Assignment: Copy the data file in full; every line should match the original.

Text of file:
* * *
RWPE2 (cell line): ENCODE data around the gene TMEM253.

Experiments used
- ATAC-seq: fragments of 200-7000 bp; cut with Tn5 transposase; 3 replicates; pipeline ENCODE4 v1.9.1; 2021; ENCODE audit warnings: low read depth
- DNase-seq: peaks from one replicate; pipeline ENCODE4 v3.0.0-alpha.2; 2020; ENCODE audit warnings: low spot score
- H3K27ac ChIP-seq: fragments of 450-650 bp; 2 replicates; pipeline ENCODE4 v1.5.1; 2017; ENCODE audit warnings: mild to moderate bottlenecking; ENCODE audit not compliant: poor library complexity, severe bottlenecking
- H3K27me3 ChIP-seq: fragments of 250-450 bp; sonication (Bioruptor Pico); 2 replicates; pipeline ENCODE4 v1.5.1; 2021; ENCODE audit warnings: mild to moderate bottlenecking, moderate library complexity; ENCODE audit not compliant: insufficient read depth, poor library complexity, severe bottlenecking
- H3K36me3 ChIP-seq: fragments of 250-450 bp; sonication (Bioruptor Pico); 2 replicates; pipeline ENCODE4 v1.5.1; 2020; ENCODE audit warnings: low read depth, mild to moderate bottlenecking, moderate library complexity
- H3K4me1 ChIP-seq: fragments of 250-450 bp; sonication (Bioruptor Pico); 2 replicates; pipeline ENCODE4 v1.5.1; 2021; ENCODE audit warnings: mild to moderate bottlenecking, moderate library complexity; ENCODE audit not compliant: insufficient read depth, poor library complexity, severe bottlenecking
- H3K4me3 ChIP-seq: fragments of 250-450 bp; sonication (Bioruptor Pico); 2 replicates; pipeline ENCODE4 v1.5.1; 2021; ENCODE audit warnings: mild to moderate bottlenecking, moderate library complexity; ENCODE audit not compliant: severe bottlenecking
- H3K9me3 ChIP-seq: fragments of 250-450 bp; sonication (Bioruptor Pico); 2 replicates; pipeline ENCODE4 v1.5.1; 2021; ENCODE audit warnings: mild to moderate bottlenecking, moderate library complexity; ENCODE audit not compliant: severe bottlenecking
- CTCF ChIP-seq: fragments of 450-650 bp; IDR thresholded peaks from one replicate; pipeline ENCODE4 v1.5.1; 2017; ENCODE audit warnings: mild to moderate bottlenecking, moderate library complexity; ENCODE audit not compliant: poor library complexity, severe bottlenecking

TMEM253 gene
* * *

RWPE2 (cell line): ENCODE data around the gene TMEM253.

Experiments used
- ATAC-seq: fragments of 200-7000 bp; cut with Tn5 transposase; 3 replicates; pipeline ENCODE4 v1.9.1; 2021; ENCODE audit warnings: low read depth
- DNase-seq: peaks from one replicate; pipeline ENCODE4 v3.0.0-alpha.2; 2020; ENCODE audit warnings: low spot score
- H3K27ac ChIP-seq: fragments of 450-650 bp; 2 replicates; pipeline ENCODE4 v1.5.1; 2017; ENCODE audit warnings: mild to moderate bottlenecking; ENCODE audit not compliant: poor library complexity, severe bottlenecking
- H3K27me3 ChIP-seq: fragments of 250-450 bp; sonication (Bioruptor Pico); 2 replicates; pipeline ENCODE4 v1.5.1; 2021; ENCODE audit warnings: mild to moderate bottlenecking, moderate library complexity; ENCODE audit not compliant: insufficient read depth, poor library complexity, severe bottlenecking
- H3K36me3 ChIP-seq: fragments of 250-450 bp; sonication (Bioruptor Pico); 2 replicates; pipeline ENCODE4 v1.5.1; 2020; ENCODE audit warnings: low read depth, mild to moderate bottlenecking, moderate library complexity
- H3K4me1 ChIP-seq: fragments of 250-450 bp; sonication (Bioruptor Pico); 2 replicates; pipeline ENCODE4 v1.5.1; 2021; ENCODE audit warnings: mild to moderate bottlenecking, moderate library complexity; ENCODE audit not compliant: insufficient read depth, poor library complexity, severe bottlenecking
- H3K4me3 ChIP-seq: fragments of 250-450 bp; sonication (Bioruptor Pico); 2 replicates; pipeline ENCODE4 v1.5.1; 2021; ENCODE audit warnings: mild to moderate bottlenecking, moderate library complexity; ENCODE audit not compliant: severe bottlenecking
- H3K9me3 ChIP-seq: fragments of 250-450 bp; sonication (Bioruptor Pico); 2 replicates; pipeline ENCODE4 v1.5.1; 2021; ENCODE audit warnings: mild to moderate bottlenecking, moderate library complexity; ENCODE audit not compliant: severe bottlenecking
- CTCF ChIP-seq: fragments of 450-650 bp; IDR thresholded peaks from one replicate; pipeline ENCODE4 v1.5.1; 2017; ENCODE audit warnings: mild to moderate bottlenecking, moderate library complexity; ENCODE audit not compliant: poor library complexity, severe bottlenecking

TMEM253 gene